Do your research & be prepared

When you don’t feel prepared, it can cause unnecessary stress. Doing any research, preparation, and organisation beforehand can help you feel ready to take on your interview.

Whether you need to prepare some ad-hoc answers or brush up on the facts and figures of the company – give yourself as much time as possible to feel confident in your research and preparation.


Line of prospects waiting to go into the interview


If meeting new people is the most nerve-racking part for you, you could even spend some time finding out who your interviewer will be. Correspondence about your interview might give you a name to go from, but if not, you can still try to find people that work at the company on social media.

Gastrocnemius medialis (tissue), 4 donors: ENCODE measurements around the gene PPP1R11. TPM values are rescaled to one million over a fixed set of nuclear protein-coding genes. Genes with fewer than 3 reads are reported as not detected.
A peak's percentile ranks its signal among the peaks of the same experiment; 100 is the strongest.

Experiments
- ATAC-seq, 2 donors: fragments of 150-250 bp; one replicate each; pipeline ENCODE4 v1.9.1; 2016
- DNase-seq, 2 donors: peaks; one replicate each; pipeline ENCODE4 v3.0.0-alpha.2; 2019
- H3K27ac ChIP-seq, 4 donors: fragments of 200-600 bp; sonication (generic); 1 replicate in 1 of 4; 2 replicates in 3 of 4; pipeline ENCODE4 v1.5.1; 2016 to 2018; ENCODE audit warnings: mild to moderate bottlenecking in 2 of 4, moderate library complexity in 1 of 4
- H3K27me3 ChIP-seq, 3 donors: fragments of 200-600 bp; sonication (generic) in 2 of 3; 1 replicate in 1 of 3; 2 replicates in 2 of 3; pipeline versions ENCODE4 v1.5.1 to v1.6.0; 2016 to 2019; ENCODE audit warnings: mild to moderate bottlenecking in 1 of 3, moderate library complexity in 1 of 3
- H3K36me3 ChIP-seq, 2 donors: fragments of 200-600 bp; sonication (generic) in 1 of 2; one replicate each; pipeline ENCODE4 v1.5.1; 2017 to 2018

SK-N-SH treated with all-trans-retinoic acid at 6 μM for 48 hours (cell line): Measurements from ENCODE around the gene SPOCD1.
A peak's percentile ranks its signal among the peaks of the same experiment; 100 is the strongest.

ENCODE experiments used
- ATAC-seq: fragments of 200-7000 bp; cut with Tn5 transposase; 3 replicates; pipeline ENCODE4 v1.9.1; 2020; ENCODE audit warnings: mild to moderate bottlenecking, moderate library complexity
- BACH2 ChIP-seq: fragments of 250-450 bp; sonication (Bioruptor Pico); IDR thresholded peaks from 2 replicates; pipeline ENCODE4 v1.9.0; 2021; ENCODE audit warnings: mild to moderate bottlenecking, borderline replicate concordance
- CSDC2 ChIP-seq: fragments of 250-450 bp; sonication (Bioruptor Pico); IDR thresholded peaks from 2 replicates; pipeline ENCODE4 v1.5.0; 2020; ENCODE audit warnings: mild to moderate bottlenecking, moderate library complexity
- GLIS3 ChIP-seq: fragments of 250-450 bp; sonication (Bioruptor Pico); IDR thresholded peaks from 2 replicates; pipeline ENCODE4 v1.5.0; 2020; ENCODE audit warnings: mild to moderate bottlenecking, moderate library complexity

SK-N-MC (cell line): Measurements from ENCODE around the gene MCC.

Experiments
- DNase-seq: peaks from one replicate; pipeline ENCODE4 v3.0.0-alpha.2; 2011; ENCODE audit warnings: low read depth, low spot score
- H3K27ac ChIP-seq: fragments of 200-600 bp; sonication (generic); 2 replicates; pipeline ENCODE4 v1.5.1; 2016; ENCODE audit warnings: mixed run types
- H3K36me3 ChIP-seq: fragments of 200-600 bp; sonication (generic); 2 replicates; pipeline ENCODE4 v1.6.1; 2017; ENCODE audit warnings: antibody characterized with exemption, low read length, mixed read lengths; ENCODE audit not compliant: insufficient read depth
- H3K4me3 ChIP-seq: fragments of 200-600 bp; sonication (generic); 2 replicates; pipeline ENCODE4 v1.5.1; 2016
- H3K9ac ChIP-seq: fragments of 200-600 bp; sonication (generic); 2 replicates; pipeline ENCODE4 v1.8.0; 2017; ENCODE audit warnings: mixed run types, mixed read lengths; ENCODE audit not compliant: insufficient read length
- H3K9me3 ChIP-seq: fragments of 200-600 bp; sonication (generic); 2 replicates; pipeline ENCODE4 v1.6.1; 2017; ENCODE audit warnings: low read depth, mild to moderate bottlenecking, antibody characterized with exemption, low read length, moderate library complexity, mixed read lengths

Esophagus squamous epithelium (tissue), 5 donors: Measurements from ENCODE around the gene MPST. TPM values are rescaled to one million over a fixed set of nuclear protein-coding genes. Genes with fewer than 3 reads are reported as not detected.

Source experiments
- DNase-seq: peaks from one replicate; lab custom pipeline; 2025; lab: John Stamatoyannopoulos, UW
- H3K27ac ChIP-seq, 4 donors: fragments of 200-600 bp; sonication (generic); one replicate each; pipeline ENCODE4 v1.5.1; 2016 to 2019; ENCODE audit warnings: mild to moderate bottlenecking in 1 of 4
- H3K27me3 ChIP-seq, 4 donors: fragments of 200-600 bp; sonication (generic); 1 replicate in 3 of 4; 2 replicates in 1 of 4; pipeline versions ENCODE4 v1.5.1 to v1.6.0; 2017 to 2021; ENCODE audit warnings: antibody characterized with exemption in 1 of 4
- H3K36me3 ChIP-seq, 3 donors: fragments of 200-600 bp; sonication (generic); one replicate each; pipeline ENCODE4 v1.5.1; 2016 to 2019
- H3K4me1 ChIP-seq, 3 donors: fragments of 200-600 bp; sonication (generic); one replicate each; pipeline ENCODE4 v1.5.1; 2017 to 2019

Knowing a little bit of background information about them might help alleviate some of the stress of meeting new people. Plus, it demonstrates your enthusiasm and understanding of a business, which is sure to go over well with hiring managers.

Tips for preparing the night before

Making time to adequately prepare yourself the day before an interview can help eliminate any potential stressors.

  • Gather any resources, paperwork or information you’ll need: Whether you’ve been asked to do a short presentation or just need to remember your National Insurance number – make sure to gather anything you need and keep it in a safe place the night before.
  • Plan your outfit: The last thing you want to be stressing about is your outfit. Ensure you’ve picked out something appropriate and laid it out ready for the big day.